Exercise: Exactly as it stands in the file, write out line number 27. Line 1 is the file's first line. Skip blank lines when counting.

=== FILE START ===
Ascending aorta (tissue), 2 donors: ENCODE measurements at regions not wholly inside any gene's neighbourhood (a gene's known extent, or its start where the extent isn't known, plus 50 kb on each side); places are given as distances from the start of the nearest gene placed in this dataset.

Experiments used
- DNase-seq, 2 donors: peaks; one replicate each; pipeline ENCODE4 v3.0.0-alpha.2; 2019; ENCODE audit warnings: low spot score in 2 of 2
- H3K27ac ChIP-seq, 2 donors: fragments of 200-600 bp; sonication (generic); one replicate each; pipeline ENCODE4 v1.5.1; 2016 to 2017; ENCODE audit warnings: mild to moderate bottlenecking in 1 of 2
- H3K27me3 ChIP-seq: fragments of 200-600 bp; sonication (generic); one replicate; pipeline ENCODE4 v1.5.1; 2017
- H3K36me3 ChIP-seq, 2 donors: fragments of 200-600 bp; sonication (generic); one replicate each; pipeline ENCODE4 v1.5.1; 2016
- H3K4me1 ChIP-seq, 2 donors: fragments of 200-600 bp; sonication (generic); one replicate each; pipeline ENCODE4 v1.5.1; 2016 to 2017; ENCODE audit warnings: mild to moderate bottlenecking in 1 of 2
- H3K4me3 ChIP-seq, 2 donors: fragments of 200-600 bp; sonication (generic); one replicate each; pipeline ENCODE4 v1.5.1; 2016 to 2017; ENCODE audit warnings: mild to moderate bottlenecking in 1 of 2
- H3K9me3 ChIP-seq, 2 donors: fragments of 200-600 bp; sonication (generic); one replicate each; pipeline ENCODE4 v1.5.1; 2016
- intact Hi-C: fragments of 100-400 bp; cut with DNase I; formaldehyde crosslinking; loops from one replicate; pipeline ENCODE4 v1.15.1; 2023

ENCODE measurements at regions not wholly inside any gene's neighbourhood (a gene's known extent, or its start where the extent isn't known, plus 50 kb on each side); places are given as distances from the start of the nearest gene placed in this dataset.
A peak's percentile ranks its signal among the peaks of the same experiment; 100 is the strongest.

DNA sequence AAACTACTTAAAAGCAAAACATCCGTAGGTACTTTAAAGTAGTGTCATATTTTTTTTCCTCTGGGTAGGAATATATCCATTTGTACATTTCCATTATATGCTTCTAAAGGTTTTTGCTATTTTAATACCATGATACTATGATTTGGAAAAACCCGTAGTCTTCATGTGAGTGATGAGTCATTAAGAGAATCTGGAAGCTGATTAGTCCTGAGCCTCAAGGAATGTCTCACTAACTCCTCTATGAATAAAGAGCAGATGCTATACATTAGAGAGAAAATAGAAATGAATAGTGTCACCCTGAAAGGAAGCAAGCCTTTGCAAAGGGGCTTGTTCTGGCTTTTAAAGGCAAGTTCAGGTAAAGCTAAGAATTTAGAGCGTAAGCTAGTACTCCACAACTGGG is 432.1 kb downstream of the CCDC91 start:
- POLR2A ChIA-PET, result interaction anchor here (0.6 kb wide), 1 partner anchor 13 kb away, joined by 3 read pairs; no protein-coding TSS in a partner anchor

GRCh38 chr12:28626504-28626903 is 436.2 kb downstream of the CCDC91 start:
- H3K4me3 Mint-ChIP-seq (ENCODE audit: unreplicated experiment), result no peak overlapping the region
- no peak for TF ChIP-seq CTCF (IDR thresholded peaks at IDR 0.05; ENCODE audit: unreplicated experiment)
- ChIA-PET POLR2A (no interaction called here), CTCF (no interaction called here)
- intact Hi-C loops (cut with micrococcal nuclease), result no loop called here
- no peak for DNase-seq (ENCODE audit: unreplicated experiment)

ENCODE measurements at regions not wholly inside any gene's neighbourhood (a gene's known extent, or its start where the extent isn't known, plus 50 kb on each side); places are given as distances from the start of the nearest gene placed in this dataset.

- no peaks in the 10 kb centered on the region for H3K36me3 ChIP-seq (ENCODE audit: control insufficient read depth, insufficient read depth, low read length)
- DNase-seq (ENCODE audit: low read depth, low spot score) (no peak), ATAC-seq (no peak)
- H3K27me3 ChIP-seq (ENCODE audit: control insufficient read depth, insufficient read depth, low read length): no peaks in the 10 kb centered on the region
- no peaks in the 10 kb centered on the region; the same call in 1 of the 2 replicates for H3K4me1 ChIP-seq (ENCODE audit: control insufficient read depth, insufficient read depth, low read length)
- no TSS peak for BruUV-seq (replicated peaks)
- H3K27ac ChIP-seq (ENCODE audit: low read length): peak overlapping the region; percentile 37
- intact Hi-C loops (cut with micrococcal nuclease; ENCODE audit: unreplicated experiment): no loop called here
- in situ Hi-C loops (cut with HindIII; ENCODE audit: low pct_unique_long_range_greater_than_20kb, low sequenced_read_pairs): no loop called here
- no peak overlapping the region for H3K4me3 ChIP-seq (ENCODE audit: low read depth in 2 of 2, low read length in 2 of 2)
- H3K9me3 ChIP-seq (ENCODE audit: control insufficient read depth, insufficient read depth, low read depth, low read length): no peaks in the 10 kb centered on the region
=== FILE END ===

- H3K27ac ChIP-seq (ENCODE audit: low read length): peak overlapping the region; percentile 37